Of all registered voters, 4,702,559 are white, while 1,473,221 are black. There are 411,912 that are categorized as “other”.
            On the first day of One Stop - Early voting alone across the state surpassed the 117,277 on first day of the 2008 early voting, with about 120,000.
            Per One Stop -Early voters, NCBOE records as of Oct. 24th show 138,546 ballots cast by African-American female Democrats, compared to just 89,472 white female Democrats; 64,361 white male Democrats, and 81,276 black male Democrats.
            Contrast that to One-Stop Early Voters on the GOP side.
            Black females - 1,439; white female - 95,433; black males - 1,397; and white males - 91,954.
            The strong early voting turnout has resulted in long lines at early voting sites across the state, prompting Gary Bartlett, elections supervisor with the NC Board of Elections to write county BOE’s, asking them to consider implementing longer early voting hours and more days.
            "The wait time at some sites is as long as 2 hours. County Boards should take immediate steps to alleviate these delays and facilitate a more efficient voting process for North Carolina voters," Bartlett wrote to all 100 county BOE’s.
            So far, no indication that any will comply.
            Leaders with state Democratic Party and Obama campaign are delighted with the turnout numbers thus far.
            We are pleased with the turnout so far but we have a long way to go,” said Walton Robinson, communications director with the NC Democratic Party. “This will be a close election so the success of these efforts gives us confidence that President Obama and Democrats up and down the ticket will be victorious in November but we intend to continue calling and knocking doors to get as many voters to the polls early as we can.”
            Robinson pointed to several indicators showing strong Democratic response:
                    - Youth (18-24) turnout is up 20 percent from 2008
                          - African-American turnout is up 30 percent from 2008
  - Democratic turnout is up 15 percent from 2008
Obama Campaign Manager Jim Messina told reporters this week that the Tar Heel State is still “absolutely in play,” despite widespread reports that have already placed North Carolina in Republican presidential candidate Mitt Romney’s win column.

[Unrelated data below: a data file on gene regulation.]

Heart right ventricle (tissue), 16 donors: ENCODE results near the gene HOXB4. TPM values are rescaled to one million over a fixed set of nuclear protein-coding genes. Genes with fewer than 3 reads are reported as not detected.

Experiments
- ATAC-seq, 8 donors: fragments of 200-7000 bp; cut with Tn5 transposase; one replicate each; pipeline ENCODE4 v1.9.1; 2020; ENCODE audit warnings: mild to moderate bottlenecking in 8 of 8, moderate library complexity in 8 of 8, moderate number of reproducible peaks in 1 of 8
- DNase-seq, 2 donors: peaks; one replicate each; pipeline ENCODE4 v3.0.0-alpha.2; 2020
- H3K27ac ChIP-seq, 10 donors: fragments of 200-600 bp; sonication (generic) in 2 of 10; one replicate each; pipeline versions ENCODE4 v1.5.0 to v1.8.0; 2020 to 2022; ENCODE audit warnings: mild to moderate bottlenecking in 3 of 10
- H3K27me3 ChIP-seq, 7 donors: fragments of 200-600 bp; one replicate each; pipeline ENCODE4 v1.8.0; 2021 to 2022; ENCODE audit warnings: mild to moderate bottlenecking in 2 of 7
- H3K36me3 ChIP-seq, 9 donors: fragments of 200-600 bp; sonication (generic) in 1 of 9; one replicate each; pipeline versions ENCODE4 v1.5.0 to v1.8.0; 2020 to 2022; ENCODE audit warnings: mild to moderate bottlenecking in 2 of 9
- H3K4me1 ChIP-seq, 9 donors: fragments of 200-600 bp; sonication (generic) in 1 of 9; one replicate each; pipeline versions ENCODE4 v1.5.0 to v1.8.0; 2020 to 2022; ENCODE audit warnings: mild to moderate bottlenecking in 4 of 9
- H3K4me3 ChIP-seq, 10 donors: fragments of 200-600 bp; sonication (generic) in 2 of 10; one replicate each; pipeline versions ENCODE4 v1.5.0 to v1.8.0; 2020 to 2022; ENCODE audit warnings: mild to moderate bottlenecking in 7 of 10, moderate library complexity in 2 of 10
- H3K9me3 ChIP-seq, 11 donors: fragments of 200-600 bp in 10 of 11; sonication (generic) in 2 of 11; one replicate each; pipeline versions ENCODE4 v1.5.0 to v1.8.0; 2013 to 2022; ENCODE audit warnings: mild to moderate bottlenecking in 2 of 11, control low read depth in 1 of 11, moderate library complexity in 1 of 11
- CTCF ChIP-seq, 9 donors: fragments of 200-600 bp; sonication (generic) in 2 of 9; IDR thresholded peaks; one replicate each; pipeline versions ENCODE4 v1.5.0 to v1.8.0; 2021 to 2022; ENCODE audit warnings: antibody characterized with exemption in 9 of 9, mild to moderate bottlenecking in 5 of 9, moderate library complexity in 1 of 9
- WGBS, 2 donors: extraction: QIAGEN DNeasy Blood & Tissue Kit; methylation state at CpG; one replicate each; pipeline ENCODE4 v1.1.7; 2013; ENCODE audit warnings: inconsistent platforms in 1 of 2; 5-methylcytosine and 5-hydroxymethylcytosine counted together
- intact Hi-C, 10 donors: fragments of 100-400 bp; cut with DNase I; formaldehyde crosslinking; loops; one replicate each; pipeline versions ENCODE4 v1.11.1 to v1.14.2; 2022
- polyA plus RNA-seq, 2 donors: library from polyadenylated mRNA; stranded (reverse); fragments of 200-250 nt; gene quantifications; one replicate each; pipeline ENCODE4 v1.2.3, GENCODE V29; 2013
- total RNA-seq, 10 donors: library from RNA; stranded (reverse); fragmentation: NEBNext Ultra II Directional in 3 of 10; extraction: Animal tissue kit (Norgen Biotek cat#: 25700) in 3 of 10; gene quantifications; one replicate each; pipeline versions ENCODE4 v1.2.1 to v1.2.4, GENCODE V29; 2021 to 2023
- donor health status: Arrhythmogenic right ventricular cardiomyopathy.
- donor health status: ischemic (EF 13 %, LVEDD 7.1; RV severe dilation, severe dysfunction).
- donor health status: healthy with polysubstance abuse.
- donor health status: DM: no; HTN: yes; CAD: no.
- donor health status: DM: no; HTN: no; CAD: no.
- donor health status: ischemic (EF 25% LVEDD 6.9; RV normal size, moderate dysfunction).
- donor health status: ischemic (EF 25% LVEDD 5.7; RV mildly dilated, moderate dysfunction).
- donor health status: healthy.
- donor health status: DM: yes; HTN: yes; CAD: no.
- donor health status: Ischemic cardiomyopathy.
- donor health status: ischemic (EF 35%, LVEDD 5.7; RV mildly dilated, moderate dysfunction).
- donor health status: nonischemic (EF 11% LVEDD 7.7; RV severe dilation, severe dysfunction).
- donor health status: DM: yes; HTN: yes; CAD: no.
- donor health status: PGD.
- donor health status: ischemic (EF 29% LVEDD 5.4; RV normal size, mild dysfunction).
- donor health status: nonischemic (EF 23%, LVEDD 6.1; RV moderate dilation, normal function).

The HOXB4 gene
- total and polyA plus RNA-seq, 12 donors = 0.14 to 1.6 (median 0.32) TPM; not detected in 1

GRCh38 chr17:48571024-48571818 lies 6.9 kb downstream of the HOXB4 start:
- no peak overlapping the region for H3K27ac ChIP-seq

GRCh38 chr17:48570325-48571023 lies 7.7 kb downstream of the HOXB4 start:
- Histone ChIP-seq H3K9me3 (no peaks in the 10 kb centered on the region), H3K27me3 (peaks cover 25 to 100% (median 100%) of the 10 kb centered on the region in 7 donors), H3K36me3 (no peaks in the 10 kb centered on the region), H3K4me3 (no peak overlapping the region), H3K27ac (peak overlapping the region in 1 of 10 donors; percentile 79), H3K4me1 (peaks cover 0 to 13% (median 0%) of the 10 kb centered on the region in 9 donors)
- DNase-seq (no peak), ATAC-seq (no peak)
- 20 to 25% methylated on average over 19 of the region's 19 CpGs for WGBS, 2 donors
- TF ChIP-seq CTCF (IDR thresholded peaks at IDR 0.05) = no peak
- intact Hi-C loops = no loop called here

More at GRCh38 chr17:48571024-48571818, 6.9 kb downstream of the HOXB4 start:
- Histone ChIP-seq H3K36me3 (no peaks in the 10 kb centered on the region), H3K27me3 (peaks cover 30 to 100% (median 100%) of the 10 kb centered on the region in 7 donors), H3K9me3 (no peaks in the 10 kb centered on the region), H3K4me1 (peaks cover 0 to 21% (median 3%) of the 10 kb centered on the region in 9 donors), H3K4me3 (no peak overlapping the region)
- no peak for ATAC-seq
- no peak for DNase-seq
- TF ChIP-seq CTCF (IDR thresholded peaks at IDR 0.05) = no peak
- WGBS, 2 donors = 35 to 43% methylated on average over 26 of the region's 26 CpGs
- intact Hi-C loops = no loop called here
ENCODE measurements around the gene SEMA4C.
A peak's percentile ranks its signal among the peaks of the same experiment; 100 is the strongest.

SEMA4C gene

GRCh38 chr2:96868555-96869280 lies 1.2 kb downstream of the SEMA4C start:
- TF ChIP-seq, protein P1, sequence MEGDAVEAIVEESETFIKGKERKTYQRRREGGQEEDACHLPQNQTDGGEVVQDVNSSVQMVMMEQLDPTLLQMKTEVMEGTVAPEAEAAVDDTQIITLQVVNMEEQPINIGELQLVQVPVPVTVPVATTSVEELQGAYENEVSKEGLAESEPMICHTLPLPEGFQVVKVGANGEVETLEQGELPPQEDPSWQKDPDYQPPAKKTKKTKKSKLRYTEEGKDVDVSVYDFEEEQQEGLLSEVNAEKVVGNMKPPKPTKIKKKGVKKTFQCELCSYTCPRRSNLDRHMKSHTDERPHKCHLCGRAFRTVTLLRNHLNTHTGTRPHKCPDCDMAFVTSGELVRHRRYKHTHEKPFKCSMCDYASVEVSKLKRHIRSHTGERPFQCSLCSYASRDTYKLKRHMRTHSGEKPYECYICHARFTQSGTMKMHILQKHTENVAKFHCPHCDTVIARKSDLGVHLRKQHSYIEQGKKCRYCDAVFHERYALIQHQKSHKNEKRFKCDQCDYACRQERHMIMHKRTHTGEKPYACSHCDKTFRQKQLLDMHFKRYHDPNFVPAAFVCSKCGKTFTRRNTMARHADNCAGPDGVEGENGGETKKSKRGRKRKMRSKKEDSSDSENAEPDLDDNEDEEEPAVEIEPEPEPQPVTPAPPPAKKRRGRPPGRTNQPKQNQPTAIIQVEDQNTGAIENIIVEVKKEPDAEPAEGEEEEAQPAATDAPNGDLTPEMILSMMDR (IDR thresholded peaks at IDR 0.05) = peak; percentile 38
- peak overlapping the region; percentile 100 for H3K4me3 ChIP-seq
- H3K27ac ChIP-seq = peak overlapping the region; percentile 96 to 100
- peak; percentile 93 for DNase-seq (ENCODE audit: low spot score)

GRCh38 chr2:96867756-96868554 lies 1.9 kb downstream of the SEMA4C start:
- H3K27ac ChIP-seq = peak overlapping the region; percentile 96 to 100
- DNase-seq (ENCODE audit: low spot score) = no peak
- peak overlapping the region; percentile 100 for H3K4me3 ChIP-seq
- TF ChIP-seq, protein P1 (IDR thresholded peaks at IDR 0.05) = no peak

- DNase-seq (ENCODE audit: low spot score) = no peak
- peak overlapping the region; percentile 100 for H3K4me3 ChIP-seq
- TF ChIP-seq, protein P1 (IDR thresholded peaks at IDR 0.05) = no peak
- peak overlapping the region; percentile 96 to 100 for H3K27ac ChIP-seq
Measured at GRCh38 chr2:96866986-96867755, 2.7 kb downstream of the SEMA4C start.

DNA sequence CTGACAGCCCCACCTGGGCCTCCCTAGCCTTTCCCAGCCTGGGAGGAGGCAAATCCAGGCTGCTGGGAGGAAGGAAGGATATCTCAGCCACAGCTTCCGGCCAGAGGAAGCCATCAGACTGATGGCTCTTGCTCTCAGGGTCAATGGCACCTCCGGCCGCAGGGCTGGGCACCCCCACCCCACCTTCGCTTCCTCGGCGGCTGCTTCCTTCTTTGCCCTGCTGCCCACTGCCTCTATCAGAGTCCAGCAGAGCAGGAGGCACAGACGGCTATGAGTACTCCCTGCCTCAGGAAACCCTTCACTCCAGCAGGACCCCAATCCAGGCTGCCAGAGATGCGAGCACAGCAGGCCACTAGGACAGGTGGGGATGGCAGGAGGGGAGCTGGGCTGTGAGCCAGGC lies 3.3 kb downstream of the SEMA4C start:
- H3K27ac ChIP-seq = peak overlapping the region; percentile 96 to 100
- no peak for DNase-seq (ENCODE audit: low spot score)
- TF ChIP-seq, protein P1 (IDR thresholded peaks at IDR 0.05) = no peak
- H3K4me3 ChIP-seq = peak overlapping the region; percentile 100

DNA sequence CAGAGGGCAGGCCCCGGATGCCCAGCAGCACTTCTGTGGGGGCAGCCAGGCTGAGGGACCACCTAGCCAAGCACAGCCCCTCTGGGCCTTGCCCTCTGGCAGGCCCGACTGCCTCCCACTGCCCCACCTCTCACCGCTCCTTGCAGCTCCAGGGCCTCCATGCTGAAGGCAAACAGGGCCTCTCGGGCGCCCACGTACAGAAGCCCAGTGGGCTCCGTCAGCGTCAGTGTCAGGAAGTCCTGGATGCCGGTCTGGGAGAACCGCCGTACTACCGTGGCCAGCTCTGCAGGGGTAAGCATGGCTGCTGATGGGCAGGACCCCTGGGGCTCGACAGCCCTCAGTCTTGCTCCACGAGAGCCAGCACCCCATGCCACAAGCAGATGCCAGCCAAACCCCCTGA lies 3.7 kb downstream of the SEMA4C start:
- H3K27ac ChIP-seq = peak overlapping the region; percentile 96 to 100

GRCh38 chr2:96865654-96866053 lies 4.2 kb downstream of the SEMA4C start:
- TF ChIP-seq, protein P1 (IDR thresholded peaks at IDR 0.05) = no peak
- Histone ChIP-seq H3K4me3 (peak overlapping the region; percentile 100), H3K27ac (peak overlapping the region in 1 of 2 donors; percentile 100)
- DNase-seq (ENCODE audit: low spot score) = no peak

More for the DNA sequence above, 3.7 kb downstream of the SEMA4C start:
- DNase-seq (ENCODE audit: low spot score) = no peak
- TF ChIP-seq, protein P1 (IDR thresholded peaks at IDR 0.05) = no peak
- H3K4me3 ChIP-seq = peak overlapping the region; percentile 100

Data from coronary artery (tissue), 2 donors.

Campaign advisor David Axelrod echoed Messina.
“We are doubling down, we are not pulling back at all,” Axelrod told reporters this week. “Anybody who thinks [North Carolina is] in the bag (for Republican challenger Mitt Romney) are half in the bag themselves.”
The campaign still touts its ground game, fueled by 54 field offices across the state, compared to just 22 for the Romney campaign, to ensure voter turnout. That strategy, coupled with a strong voter registration drive, was credited with Obama winning North Carolina by just 14,000 votes in 2008.
 The president has not come to campaign to North Carolina since the Democratic National Convention during the first week in September. However, both First Lady Michelle Obama and Vice Pres. Joe Biden have campaigned in the state twice since then.


            [PILOT MOUNTAIN] The Republican state senator, who defiantly stood up against any payments to victims of state sponsored forced sterilizations, has died. Sen. Don East of Surry County died Monday after being hospitalized with back problems, published reports say. Sen. East served seven terms in the state Senate. He was previously a Surry county commissioner and a police officer in Winston Salem. Last June, Sen. East helped to block a vote on compensation for eugenics victims when he said, “You just can’t rewrite history. It was a sorry time in this country. I’m so sorry it happened, but throwing money don’t change it, don’t make it go away. It still happened.”

            [CHARLOTTE] Published reports say Republican gubernatorial candidate Pat McCrory solid double -digit lead over Democratic Lt. Gov. Walton Dalton has given the Democratic Governors Association so much consternation that it has backed off purchasing any more ads for Dalton’s campaign less than two weeks before Election Day, Nov. 6th. The DGA has so far spent only $2.6 million of the original $5 million it had promised Dalton.  In contrast, the Republican Governors Association has spent approximately $4.7 million for McCrory. The Dalton campaign can only count on a strong voter turnout now for it to have any chance of defeating McCrory.